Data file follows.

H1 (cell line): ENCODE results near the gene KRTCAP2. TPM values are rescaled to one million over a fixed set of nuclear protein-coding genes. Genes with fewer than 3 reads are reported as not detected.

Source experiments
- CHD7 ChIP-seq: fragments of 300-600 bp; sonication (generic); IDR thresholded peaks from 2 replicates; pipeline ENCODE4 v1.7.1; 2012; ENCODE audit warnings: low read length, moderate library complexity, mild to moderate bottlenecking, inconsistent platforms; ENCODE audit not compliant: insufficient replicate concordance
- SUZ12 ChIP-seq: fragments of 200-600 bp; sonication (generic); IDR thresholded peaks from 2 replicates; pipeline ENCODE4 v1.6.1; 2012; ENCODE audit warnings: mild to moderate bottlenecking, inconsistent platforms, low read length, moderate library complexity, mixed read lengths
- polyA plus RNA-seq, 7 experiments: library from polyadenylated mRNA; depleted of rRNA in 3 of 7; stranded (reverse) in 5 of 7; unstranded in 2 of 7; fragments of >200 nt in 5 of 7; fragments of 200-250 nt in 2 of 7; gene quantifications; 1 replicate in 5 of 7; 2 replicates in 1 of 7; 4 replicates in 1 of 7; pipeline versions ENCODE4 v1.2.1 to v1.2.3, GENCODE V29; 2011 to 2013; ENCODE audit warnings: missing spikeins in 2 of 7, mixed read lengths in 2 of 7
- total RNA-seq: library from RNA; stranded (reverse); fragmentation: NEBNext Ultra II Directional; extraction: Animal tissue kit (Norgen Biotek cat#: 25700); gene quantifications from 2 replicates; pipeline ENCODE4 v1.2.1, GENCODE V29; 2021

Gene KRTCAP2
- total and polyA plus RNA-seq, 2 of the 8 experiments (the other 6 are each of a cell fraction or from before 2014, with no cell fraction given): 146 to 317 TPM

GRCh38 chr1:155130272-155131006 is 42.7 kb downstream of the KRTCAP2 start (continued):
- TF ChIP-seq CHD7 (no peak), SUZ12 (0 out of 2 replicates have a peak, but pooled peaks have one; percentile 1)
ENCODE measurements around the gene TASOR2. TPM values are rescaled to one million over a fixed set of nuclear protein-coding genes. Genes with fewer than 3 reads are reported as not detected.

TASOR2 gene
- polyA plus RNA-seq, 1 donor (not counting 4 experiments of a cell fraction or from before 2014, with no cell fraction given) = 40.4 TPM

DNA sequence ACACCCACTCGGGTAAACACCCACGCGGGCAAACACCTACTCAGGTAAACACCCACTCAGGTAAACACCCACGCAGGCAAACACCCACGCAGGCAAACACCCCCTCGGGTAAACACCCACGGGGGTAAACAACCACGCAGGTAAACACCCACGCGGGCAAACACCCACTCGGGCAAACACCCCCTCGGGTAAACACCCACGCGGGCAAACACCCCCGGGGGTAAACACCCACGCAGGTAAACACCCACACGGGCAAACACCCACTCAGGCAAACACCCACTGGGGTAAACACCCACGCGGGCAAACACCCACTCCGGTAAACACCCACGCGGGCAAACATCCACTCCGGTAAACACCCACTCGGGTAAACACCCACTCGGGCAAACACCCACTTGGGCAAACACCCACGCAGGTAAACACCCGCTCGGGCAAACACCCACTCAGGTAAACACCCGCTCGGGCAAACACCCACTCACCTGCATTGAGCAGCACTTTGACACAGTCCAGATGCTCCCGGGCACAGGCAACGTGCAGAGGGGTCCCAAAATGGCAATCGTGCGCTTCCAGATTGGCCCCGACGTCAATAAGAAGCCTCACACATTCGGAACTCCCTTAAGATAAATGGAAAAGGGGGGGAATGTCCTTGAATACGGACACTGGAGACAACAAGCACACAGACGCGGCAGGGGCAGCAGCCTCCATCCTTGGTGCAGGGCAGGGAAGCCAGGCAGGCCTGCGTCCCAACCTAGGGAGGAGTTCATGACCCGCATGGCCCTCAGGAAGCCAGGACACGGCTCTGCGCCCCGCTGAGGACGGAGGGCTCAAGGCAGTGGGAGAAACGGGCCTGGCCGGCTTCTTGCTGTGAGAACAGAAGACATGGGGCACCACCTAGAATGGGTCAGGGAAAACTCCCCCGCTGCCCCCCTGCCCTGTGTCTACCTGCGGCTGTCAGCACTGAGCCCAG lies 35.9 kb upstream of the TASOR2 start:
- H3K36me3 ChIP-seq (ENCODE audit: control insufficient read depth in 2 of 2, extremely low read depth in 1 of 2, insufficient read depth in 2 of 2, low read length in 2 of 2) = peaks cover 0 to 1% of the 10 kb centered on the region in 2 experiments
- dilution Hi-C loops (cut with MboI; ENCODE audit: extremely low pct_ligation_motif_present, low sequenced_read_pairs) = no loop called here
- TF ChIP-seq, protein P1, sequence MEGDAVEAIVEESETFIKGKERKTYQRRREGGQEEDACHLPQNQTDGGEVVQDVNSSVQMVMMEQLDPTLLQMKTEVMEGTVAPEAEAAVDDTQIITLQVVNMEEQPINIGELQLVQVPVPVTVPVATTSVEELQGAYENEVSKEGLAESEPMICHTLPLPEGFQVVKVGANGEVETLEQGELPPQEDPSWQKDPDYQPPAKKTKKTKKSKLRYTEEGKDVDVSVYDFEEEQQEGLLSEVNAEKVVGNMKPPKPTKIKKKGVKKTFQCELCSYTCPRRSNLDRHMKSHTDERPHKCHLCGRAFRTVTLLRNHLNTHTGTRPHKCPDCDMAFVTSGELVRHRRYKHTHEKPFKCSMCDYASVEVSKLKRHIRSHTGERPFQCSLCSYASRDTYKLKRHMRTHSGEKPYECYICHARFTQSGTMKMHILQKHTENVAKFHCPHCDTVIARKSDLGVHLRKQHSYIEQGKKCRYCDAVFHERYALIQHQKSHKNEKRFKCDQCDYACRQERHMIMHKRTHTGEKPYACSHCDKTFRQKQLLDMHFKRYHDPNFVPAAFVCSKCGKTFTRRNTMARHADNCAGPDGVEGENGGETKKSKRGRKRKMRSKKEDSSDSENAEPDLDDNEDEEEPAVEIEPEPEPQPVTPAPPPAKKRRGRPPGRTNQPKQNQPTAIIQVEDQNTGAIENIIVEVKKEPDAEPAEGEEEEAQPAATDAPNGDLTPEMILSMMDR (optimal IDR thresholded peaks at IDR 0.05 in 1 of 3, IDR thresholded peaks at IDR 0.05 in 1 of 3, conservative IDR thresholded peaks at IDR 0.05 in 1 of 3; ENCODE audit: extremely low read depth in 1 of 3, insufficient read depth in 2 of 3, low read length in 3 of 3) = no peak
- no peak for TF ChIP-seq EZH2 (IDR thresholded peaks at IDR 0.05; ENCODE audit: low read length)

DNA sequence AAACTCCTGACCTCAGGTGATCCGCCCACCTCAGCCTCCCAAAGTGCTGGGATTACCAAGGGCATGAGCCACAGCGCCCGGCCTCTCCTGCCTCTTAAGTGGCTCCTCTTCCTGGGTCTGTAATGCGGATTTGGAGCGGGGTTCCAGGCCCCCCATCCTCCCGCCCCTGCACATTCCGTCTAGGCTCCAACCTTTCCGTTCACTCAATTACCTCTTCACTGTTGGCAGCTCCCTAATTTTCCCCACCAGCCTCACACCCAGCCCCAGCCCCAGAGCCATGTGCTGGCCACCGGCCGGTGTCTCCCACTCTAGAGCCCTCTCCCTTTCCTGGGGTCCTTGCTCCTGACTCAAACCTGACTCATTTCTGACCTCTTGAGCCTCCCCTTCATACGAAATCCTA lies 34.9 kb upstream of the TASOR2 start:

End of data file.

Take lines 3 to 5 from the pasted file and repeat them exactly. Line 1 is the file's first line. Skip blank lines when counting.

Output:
- CHD7 ChIP-seq: fragments of 300-600 bp; sonication (generic); IDR thresholded peaks from 2 replicates; pipeline ENCODE4 v1.7.1; 2012; ENCODE audit warnings: low read length, moderate library complexity, mild to moderate bottlenecking, inconsistent platforms; ENCODE audit not compliant: insufficient replicate concordance
- SUZ12 ChIP-seq: fragments of 200-600 bp; sonication (generic); IDR thresholded peaks from 2 replicates; pipeline ENCODE4 v1.6.1; 2012; ENCODE audit warnings: mild to moderate bottlenecking, inconsistent platforms, low read length, moderate library complexity, mixed read lengths
- polyA plus RNA-seq, 7 experiments: library from polyadenylated mRNA; depleted of rRNA in 3 of 7; stranded (reverse) in 5 of 7; unstranded in 2 of 7; fragments of >200 nt in 5 of 7; fragments of 200-250 nt in 2 of 7; gene quantifications; 1 replicate in 5 of 7; 2 replicates in 1 of 7; 4 replicates in 1 of 7; pipeline versions ENCODE4 v1.2.1 to v1.2.3, GENCODE V29; 2011 to 2013; ENCODE audit warnings: missing spikeins in 2 of 7, mixed read lengths in 2 of 7